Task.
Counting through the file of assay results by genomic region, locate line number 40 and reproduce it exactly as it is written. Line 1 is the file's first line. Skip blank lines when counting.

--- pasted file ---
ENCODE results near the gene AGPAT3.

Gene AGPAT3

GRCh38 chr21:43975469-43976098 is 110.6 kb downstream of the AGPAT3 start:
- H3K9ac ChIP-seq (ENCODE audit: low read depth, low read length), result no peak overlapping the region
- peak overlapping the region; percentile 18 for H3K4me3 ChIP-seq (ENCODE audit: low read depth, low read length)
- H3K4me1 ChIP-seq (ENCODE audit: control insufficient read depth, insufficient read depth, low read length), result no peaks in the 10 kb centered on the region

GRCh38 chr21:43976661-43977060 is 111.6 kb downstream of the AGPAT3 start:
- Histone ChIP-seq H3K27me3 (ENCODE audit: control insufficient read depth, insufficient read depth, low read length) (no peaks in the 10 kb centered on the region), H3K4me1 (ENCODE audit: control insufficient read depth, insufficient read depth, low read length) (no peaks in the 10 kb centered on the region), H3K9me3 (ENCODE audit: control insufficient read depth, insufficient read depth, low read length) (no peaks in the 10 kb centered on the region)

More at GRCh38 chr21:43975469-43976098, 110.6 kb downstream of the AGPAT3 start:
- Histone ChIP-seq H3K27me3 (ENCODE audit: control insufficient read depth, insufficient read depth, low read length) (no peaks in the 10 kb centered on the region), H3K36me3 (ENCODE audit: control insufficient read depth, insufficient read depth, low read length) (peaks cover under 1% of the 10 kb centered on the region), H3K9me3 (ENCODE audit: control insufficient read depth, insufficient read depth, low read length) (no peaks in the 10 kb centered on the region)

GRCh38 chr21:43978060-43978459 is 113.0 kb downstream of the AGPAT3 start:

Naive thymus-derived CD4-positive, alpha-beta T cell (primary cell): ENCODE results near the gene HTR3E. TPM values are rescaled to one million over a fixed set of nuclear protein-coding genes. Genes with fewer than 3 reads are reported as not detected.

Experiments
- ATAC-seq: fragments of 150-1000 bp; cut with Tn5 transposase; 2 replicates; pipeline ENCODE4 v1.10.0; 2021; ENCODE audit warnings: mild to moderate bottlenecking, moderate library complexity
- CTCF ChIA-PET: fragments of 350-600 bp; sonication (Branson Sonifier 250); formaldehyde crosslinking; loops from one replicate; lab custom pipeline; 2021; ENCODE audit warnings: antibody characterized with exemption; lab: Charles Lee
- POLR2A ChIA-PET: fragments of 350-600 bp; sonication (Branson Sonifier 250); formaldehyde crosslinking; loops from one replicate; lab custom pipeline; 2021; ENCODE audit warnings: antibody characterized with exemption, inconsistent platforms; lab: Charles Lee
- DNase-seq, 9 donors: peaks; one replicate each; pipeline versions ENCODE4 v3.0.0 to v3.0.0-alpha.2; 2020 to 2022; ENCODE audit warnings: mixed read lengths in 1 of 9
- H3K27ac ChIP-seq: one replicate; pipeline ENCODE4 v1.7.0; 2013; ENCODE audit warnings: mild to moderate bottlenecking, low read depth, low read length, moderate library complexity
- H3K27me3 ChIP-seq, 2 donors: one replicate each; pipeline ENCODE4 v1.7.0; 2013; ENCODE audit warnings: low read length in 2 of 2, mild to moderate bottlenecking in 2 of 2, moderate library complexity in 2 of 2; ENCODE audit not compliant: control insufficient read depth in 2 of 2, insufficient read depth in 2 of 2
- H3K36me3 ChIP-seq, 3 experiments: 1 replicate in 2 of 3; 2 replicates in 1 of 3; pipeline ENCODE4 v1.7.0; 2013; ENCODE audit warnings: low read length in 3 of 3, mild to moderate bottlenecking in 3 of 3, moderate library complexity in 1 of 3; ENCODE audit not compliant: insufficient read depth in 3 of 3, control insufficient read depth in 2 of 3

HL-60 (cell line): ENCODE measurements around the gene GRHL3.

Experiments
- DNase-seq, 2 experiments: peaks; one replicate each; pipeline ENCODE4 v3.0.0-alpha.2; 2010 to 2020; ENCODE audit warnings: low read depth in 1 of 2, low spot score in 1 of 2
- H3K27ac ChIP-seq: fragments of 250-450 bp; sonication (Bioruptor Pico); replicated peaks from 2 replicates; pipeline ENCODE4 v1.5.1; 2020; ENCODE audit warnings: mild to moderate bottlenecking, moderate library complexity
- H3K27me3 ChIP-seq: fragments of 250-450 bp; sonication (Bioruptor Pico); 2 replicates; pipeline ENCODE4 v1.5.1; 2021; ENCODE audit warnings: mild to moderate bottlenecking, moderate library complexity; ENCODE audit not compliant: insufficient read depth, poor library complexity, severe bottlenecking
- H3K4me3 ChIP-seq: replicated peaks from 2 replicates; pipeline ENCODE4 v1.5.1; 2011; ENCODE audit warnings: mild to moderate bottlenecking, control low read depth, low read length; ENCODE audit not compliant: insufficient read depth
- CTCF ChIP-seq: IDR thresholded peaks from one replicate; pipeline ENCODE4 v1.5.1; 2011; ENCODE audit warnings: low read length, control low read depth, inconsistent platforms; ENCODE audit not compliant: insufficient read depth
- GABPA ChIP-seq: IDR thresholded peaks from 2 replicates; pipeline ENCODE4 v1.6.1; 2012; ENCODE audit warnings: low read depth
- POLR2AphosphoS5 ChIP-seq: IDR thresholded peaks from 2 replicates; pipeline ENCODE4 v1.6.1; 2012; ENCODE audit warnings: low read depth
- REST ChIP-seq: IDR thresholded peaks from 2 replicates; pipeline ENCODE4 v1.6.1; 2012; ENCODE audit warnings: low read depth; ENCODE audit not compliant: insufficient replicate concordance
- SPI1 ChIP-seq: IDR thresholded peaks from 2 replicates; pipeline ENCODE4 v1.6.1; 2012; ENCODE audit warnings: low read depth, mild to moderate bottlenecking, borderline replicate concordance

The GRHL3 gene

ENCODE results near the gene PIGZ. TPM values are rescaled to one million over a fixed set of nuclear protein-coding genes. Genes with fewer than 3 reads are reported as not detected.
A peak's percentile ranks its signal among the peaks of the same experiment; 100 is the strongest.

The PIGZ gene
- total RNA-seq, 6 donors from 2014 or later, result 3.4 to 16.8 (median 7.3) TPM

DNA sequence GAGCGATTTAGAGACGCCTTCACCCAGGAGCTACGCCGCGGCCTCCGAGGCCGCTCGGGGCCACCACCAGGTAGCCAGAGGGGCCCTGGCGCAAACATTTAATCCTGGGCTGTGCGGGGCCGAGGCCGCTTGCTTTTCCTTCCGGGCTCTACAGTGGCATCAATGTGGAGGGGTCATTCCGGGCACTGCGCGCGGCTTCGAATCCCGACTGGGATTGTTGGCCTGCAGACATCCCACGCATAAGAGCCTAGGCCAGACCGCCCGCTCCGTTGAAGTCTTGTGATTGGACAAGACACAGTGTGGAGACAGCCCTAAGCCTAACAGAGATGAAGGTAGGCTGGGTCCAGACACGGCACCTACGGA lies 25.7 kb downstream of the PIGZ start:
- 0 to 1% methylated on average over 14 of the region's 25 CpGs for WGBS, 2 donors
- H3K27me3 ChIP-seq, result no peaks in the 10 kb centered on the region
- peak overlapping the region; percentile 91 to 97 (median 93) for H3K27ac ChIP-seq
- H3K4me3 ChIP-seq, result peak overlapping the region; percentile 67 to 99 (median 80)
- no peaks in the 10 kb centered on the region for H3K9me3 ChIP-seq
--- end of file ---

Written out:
- peak overlapping the region; percentile 91 to 97 (median 93) for H3K27ac ChIP-seq